Diary of a summer scholar: Danielle Newton

02 February 2017
Danielle Newton

Danielle completed a Summer Research Scholarship on energy and infrastructures with Dr Steve Matthewman.

I have been lucky enough to engage in a project that combines my interdisciplinary interests from both my Arts (Sociology and Politics) and Science (Geography and Environmental Science) degrees. My primary role has been to conduct a mapping exercise of social science writing on energy and infrastructures.

Put simply, I have read and reviewed everything I could find on this topic. In the heat of the sun, I have no complaints, merely an enriched appreciation for the huge potential of solar power.

I have always been interested in questions of world-making and the possibility of living differently. It is clear that modern society exists at a historic crossroads, with issues of climate change, growing inequalities, overconsumption and 'peak everything' calling to attention the radical system-wide transformations required to transition away from fossil fuels towards a clean energy future.

Theoretically, the shift towards total reliance on renewable energy in New Zealand is entirely possible. My research has examined social science interventions as to why this transition has yet to occur.

My enquiry has also provided insight into the Christchurch earthquakes, and the ways in which disasters provide opportunities for a city to re-imagine and transform itself.

There is great potential for renewable energy generation in Christchurch, particularly given the unique possibilities and collaborative learning environments that have arisen as a consequence of the Christchurch recovery and rebuild. Ensuring the social sustainability and representativeness of energy projects by way of participatory, community-led prioritisation and decision-making is absolutely critical.

This research also recognizes the distinct role of Māori in regional and national decision-making, embracing the contribution of indigenous Māori knowledge (mātauranga Māori), culture, and experience, as well as enduring kaitiakitanga (environmental guardianship) over New Zealand’s natural resources.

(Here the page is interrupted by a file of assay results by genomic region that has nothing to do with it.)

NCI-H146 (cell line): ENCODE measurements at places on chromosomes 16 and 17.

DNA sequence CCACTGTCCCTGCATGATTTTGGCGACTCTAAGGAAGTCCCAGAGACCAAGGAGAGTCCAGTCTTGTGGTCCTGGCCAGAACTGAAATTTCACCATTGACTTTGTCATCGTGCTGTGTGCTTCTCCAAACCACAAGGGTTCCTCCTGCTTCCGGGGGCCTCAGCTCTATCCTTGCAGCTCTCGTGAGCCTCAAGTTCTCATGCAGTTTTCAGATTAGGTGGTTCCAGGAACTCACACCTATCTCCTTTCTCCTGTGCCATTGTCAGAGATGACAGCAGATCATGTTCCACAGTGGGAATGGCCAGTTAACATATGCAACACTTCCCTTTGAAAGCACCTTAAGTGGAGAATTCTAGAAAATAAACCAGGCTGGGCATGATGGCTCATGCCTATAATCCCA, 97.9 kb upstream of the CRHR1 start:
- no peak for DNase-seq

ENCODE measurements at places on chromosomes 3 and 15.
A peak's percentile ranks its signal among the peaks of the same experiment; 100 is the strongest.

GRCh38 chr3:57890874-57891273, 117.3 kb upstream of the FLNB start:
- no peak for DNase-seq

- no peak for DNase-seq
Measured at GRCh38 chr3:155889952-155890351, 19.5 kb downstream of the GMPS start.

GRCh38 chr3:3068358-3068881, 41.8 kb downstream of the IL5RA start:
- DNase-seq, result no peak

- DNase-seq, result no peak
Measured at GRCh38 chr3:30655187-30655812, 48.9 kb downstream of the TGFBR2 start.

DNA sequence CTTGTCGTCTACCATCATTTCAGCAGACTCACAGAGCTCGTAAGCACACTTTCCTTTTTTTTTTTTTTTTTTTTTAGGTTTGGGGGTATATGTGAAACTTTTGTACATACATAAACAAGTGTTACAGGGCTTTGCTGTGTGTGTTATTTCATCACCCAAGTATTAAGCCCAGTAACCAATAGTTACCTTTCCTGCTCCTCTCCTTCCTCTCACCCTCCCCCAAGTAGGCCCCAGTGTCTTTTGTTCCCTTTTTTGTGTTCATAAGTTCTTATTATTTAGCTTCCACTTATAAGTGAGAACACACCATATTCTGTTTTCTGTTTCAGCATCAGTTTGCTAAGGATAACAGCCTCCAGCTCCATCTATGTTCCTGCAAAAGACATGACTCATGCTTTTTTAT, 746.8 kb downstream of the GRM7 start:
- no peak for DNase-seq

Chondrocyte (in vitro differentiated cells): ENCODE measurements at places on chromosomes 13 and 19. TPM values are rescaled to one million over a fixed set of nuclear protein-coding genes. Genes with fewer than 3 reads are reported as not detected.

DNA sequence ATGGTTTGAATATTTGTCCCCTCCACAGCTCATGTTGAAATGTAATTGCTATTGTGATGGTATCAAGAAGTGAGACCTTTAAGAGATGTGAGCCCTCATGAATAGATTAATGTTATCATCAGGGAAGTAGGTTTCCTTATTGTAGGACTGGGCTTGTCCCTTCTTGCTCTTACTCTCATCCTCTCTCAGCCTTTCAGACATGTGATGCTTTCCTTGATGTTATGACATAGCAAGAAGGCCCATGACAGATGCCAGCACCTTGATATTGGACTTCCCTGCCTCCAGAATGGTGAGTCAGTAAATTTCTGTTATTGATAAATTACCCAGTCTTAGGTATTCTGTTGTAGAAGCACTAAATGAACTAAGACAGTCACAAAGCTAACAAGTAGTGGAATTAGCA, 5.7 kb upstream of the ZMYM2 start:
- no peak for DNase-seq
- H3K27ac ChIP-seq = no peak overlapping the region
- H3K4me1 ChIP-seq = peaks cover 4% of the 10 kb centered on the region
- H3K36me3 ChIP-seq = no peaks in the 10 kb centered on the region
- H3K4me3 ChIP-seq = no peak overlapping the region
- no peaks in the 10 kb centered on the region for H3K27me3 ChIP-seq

My Summer Research Scholarship has enhanced my awareness and understanding of social theory in relation to recent debates around energy security and equity, urban life and sustainability. Alongside gaining valuable skills in conceptual and methodological research, this project has inspired me to reflect on my own environmental awareness and energy consumption practices, re-evaluating my role in promoting the uptake of renewable energy in the face of an uncertain future.

The knowledge I have gained through this research has been useful for engaging in more informed discussions with others around our current energy behaviors and the responsibility we all have in making this transition.

The best part about undertaking a Summer Research Scholarship is that it hasn’t felt like a job, because the research has been in an area that I am genuinely passionate about and want to make a difference in, both through further postgraduate research and advocacy.


Find out more about Summer Research Scholarships